The other soundtrack blaring through my house today is a literal soundtrack—the one from the musical Annie. Nora is a huge fan and wakes up in the morning asking, “Watch Annie?...Watch Annie?...Watch Annie?” (continued ad nauseum until Mom relents). I won’t let her watch the DVD more than once a day so I’ve made a CD of the music and it seems to be continuously playing in her bedroom. And when the CD isn’t playing, the songs are still running through my head. This isn’t such a bad thing; it’s a great musical and I used to listen to the Broadway soundtrack myself, somewhat obsessively, when I was a little girl—long before the movie version came out. But here’s the problem. I’m trying to train my mind to live in the NOW, to be alive in the moment (a la Tolle) and at the same time I have the following lyrics stage vibrato-ing their way through my head: (feel free to sing along...)

The sun'll come out
Bet your bottom dollar
That tomorrow
There'll be sun

Just thinkin' about
Clears away the cobwebs,
And the sorrow
'Til there's none

When I'm stuck with a day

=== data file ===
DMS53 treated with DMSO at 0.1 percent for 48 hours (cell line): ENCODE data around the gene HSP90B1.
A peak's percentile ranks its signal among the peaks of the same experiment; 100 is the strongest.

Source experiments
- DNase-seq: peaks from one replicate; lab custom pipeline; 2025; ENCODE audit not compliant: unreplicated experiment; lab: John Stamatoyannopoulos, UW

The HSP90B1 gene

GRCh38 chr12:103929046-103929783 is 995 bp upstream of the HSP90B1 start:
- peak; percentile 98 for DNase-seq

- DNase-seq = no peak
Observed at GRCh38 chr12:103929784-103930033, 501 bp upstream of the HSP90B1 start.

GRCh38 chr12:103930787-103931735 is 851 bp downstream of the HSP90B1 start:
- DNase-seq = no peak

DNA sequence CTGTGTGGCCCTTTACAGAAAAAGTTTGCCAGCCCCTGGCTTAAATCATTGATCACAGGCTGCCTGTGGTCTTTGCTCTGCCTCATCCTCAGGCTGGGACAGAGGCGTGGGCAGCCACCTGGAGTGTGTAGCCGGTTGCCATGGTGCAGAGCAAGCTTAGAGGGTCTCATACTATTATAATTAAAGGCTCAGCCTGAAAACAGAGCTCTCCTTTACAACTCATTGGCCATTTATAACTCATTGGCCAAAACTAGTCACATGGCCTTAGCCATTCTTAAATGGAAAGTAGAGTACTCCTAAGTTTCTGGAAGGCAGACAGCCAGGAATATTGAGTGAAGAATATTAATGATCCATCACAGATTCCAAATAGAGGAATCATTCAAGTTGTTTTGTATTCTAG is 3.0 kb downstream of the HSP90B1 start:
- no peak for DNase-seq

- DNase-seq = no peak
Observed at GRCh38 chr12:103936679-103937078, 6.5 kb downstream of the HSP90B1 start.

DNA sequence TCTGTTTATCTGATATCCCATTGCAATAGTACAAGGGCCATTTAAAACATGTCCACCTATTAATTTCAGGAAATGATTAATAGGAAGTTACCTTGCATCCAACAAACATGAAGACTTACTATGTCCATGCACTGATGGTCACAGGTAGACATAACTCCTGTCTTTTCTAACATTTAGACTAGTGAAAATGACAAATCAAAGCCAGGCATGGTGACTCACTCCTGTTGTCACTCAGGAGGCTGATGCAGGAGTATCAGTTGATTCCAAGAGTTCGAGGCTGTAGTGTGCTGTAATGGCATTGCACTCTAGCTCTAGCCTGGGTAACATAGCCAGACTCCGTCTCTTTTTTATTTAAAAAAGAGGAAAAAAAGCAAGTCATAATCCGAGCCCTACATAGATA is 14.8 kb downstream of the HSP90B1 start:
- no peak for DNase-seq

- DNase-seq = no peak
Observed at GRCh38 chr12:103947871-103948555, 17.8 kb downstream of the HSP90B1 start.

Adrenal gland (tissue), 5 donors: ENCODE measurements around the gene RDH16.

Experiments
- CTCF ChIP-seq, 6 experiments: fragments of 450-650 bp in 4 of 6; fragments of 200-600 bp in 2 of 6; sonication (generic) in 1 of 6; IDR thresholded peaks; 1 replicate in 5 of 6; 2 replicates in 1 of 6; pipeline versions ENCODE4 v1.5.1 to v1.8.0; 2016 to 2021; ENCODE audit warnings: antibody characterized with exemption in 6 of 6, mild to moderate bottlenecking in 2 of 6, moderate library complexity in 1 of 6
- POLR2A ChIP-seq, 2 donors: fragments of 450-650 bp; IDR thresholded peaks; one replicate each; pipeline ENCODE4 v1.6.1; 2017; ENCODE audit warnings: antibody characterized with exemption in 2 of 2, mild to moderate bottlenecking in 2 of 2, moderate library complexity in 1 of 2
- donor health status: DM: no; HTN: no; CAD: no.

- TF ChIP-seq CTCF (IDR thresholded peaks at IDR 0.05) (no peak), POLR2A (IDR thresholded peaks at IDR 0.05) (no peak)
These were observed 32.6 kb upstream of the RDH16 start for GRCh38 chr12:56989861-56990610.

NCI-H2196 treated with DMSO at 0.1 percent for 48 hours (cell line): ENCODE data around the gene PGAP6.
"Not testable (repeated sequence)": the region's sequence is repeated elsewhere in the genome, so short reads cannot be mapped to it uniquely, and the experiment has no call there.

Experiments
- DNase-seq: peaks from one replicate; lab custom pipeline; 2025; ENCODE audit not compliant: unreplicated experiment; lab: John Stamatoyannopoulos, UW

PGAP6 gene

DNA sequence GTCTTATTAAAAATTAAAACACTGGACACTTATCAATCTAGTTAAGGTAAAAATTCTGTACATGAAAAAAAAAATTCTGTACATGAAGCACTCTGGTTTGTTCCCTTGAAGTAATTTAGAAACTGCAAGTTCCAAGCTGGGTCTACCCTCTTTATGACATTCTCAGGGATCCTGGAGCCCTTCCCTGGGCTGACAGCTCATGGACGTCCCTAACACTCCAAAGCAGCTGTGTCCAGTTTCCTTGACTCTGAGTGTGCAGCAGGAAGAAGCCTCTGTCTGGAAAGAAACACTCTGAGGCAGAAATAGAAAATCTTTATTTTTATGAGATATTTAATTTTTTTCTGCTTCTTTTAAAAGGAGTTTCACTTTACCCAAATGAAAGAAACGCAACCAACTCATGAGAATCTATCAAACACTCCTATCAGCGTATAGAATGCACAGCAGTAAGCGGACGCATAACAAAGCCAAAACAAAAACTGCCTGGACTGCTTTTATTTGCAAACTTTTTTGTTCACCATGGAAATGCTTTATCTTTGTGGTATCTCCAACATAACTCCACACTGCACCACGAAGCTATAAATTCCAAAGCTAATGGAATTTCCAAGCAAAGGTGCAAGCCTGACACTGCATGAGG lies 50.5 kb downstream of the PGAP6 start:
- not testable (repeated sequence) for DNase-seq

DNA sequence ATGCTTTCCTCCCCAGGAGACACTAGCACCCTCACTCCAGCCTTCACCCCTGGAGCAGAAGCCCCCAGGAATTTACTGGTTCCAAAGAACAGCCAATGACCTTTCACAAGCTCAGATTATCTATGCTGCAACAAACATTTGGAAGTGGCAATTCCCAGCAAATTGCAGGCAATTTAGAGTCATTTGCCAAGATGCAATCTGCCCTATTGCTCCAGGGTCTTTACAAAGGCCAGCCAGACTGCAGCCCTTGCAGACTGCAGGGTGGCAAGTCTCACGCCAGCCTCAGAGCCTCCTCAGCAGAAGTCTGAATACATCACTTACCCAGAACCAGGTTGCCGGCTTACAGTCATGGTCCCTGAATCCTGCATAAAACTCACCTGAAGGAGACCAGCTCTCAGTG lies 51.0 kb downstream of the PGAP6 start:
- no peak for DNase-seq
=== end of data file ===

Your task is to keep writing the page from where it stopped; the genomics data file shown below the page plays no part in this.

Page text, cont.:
That's gray,
And lonely,
I just stick out my chin
And grin,
And say,

The sun'll come out
So ya gotta hang on
'Til tomorrow
Come what may

I love ya

You're always
A day away

You know what? I actually believe this with all my heart. The gray days. The sunny tomorrow. The sticking out of chins. All of it. See the dissonance? Can I love ya tomorrow and still focus entirely on the present moment? Ow. It hurts.

Saturday, September 06, 2008

sign sign everywhere a sign

Now where was I? Oh yeah, I was saying that parents are very good at reading signs. (And if I wasn’t saying this, I really meant to say it but I didn’t because my laptop has been quite sick and only recently been released from the hospital where it underwent major surgery. Thanks for all the cards and good wishes.)

Anyway, I believe one of the things we develop as parents is superhuman sign-reading powers. No, I don’t mean road signs and I don’t mean signs about long-haired freaky people or even the dawning of the age of Aquarius signs but rather the more subtle signs that tell us the future or enlighten us as to reality. For example...